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Please use this identifier to cite or link to this item: http://hdl.handle.net/1974/8423

Title: Mixing in Mid-Rise: An Analysis of the Key Factors in the Redevelopment of Vancouver's Neighbourhood Shopping Streets
Authors: Pradinuk, Jonathan

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Final_Report_Jonathan_Pradinuk.pdf4.14 MBAdobe PDFView/Open
Keywords: Urban Planning
Smart Growth
Issue Date: 16-Oct-2013
Abstract: The challenge of housing a growing population on limited land has forced the City of Vancouver to densify its low-rise residential neighbourhoods outside the downtown. One strategy involves encouraging the development of intensification corridors by redeveloping all transit accessible arterials with mid-rise buildings. Large stretches on many of Vancouver’s arterials have long functioned as neighbourhood shopping streets with a fine-grain fabric of older one and two-storey commercial buildings. Many view these sites as Vancouver’s ‘unused zoned capacity’ since they are close to transit and other services. However, there are many challenges confronting redevelopment despite as-of-right zoning to build at least four storeys high. While there have been a number of projects built recently that have overcome these challenges, not all completed projects contribute equally to the public realm. Therefore, the outcome of this report is a set of recommendations to improve the viability of redevelopment projects on these neighbourhood shopping streets while also improving their quality. There are many benefits of redevelopment that stand to not be fully realized if there is not a greater understanding of these crucial development factors.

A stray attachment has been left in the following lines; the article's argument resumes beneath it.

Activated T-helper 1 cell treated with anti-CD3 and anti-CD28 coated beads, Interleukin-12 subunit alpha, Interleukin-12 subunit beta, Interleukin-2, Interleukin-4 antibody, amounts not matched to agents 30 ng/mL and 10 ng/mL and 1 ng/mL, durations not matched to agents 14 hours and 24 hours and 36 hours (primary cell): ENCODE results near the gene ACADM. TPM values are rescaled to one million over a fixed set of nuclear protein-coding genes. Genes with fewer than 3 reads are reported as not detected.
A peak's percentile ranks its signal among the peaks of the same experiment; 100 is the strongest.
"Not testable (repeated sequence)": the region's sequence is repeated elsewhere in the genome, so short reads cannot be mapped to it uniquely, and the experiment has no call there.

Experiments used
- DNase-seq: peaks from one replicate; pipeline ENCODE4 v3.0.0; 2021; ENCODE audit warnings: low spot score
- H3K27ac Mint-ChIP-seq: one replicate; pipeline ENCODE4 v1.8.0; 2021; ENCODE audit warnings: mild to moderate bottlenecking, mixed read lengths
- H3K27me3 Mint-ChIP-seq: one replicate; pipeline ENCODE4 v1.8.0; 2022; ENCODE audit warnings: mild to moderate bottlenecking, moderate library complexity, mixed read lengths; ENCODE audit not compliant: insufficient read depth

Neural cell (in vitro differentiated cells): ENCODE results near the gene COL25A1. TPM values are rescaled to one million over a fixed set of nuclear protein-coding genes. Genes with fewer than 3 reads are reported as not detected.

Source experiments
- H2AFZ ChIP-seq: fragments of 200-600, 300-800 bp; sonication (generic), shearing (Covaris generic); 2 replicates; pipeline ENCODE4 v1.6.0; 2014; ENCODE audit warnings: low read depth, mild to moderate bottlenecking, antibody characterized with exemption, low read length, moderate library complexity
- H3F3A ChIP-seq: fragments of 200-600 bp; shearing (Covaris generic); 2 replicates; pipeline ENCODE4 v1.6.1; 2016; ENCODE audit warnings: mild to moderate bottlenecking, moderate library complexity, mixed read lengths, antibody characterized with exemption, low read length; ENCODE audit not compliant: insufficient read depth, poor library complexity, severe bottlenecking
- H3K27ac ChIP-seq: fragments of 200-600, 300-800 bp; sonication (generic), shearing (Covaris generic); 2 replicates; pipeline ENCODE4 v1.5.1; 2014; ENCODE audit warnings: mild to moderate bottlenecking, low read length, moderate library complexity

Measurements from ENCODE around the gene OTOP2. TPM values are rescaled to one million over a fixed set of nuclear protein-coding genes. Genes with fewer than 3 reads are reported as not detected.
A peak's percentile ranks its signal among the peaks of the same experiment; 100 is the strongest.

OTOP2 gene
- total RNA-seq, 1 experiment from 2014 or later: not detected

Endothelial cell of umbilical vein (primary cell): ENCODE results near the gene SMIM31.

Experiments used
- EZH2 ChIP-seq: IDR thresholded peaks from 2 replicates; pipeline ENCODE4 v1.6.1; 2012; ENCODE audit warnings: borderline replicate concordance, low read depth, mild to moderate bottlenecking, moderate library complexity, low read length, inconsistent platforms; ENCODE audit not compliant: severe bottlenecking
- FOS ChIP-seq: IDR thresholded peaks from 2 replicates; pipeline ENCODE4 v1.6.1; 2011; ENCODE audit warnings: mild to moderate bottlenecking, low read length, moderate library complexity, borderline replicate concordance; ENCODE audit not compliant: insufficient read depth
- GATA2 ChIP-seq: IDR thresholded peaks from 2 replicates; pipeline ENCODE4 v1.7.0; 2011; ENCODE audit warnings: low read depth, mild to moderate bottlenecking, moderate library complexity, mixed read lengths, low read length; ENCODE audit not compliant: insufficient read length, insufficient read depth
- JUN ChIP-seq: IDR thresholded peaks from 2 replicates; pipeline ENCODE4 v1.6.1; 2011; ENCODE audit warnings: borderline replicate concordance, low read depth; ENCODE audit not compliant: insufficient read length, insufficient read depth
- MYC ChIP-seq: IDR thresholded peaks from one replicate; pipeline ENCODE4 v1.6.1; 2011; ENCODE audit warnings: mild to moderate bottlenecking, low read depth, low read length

Description: A report submitted in partial fulfillment of the requirements for the degree of Master of Urban and Regional Planning
URI: http://hdl.handle.net/1974/8423
Appears in Collections:Urban & Regional Planning Graduate Projects

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